Editor’s note: Have you seen the new Catster print magazine in stores? Or in the waiting area of your vet’s office? This article appeared in our September/October 2016 issue. Click here to subscribe to Catster and get the bimonthly magazine delivered to your home.
Where does urine go after it is manufactured by the kidneys? Anyone who has waited in line for the bathroom at a baseball game knows — it’s the bladder!
The bladder is a muscular organ found in the pelvic region of the abdomen. Unlike the multitalented kidney, the bladder has one task and one task only: to store urine. Once the bladder reaches a certain degree of distention, nerves in the bladder send a signal to the brain that it’s time to urinate, and the cat trots off to (hopefully!) the litter box.
Unfortunately, sometimes things can go wrong with the one-man show bladder, and it’s called cystitis. This inflammation of the bladder is one of the most commonly diagnosed feline disorders, and there are many potential causes.
Bacterial urinary tract infections, or UTIs, are a common cause. Female cats, longhaired cats, diabetic cats, and cats with kidney disease are at increased risk for acquiring UTIs.
The formation of crystals in the urine (crystalluria) may lead to cystitis. The crystals can irritate the delicate bladder lining, resulting in inflammation.
Bladder stones (cystic calculi) are another common cause of cystitis. Crystals in the urine may coalesce to form a small stone (or multiple stones). The stones usually cause severe irritation to the bladder, and cats often show all of the symptoms in the sidebar, most notably blood in the urine.
Tumors of the bladder do occur. Thankfully, they are an exceedingly rare cause of cystitis in cats.
Diagnosing the cause of a cat’s cystitis requires a few specific diagnostic tests. The most basic of these are a urinalysis, urine culture, and an X-ray. Ideally, the urine should be obtained in a sterile fashion so that a urine culture can be performed at the same time.
Urinalysis allows us to assess the urine for the presence of red blood cells, white blood cells, and crystals. Sometimes, bacteria are seen microscopically in the urine, confirming a diagnosis of a UTI. However, if bacteria aren’t identified on a urinalysis, it does not mean that a UTI isn’t present.
Culturing the urine is the gold standard for confirming the presence of a UTI. Even if bacteria are seen on a urinalysis, a culture should be performed. A urine culture identifies exactly which bacterial species is causing the infection and which antibiotics would be most effective against it.
An X-ray should be taken to see whether a bladder stone is the cause of the cystitis. Most bladder stones are radio-opaque, meaning that they will be visible on an X-ray.
Treatment of cystitis is dependent on the cause. Urinary tract infections are treated with antibiotics. Crystals in the urine can be controlled or eliminated by feeding prescription diets designed for this purpose. These diets are restricted in the minerals that comprise the crystals, and they are formulated in a way that results in the urine having a pH between 6.2 and 6.6, which is ideal for preventing crystal formation.
Bladder stones may have to be removed surgically. However, depending on the mineral composition of the stone, it may be possible to dissolve the stone by feeding a severely mineral-restricted, highly acidifying prescription diet for a few weeks.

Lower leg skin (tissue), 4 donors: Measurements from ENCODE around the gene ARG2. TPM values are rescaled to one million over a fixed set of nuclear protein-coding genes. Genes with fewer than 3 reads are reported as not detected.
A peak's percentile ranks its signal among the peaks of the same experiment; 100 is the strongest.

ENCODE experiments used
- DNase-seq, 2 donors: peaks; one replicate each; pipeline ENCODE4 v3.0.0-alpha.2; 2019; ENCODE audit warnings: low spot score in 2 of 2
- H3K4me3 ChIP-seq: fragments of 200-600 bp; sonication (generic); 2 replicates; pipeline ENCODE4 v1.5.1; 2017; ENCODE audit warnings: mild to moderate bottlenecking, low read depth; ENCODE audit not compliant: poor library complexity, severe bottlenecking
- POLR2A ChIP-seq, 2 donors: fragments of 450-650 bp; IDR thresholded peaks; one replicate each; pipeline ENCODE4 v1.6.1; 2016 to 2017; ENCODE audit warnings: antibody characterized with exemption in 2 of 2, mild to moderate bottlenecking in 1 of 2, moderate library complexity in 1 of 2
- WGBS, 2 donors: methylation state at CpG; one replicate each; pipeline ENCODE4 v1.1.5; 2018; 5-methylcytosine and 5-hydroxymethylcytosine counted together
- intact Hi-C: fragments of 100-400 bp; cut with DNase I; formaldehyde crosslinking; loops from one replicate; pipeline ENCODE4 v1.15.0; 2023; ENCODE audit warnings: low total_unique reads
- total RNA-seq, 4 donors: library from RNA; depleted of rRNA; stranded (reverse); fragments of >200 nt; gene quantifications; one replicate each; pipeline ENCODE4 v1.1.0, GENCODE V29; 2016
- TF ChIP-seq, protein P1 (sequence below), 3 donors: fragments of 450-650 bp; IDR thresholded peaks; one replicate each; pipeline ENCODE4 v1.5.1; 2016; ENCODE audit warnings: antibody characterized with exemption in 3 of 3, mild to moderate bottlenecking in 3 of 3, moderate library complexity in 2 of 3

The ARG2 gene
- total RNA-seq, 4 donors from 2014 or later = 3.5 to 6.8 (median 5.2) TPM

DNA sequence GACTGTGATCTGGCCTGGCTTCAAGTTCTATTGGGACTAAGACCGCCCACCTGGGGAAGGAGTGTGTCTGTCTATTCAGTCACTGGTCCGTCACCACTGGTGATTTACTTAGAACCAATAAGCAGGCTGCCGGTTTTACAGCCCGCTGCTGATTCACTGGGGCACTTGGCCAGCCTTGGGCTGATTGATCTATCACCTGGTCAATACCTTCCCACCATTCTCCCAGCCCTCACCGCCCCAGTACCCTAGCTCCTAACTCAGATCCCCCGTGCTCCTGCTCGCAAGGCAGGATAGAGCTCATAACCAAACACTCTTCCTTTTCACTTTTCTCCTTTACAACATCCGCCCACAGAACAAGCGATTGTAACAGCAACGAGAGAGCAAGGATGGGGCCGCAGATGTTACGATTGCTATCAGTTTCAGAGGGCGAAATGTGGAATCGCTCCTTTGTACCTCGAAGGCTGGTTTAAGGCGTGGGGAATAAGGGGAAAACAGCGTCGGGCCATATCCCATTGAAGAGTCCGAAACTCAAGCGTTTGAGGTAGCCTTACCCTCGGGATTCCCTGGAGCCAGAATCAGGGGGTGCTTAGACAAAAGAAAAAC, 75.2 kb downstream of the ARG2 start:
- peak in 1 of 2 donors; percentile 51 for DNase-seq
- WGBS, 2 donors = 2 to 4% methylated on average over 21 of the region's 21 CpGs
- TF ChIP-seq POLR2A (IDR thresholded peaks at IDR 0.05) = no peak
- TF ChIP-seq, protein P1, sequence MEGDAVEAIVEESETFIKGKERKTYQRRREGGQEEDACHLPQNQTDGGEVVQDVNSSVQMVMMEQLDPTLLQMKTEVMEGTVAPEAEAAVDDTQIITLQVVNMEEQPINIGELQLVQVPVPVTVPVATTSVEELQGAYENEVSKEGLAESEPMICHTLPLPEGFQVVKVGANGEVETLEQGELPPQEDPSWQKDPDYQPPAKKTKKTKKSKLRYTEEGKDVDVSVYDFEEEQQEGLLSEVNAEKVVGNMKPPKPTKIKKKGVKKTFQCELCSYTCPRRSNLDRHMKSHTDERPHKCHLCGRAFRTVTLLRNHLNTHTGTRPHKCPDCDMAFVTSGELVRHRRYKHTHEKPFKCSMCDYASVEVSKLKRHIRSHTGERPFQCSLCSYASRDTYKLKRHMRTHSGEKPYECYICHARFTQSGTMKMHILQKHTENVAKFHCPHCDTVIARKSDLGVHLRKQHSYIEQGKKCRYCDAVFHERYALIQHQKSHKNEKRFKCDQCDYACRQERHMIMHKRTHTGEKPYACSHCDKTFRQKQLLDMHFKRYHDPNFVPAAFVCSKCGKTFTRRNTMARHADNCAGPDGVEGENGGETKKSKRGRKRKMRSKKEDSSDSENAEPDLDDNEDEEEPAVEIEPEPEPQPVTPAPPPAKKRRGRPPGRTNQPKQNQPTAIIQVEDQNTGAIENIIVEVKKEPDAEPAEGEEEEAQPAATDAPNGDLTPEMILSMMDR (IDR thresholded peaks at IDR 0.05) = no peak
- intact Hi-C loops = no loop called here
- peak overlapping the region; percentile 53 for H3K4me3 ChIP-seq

Sometimes, when evaluating a cat with symptoms of cystitis, the X-ray shows no stones, the culture shows no infection, and the urinalysis shows no crystals. All the urinalysis reveals is the presence of blood. We call this condition “idiopathic cystitis,” which is a fancy medical way of saying that there is no known cause for the bladder inflammation. In fact, this is the most common cause of cystitis in cats.
In the past few years, it has been recognized that idiopathic cystitis in cats closely resembles a type of cystitis commonly seen in women, called interstitial cystitis. The term “feline interstitial cystitis,” or FIC, is now thought to be a more appropriate term than idiopathic cystitis.
Feline interstitial cystitis is often the most challenging to treat, because no specific cause has been identified. Over the past decade, however, research at The Ohio State University has revealed that environmental stress often plays a substantial role in the development of FIC in cats.
Indoor cats frequently find themselves without acceptable outlets for their natural instinctive behaviors, like hunting for food, hiding from predators, and scratching. The stress of this lifestyle can manifest in several ways, such as development of FIC. The Ohio State University has developed The Indoor Pet Initiative, a program designed to advise pet owners on how to modify and enrich the environment for indoor cats, alleviating many of the stresses that can lead to illnesses like FIC.
As a feline practitioner, I strongly support the sensible suggestions offered. With stress-related illnesses, preventing the problem from occurring is a much wiser approach then trying to remedy the problem after it becomes established.
Cats with cystitis may show any or all of the signs below:
About the author: Dr. Arnold Plotnick is the founder of Manhattan Cat Specialists, a feline-exclusive veterinary practice on Manhattan’s Upper West Side. He is also an author of The Original Cat Fancy Cat Bible. Dr. Plotnick is the former Ask the Veterinarian columnist for CAT FANCY magazine, and is a frequent contributor to feline publications and websites, including his own blog, Cat Man Do. He lives in New York City with his cats, Mittens and Crispy. Follow him on Facebook and Twitter.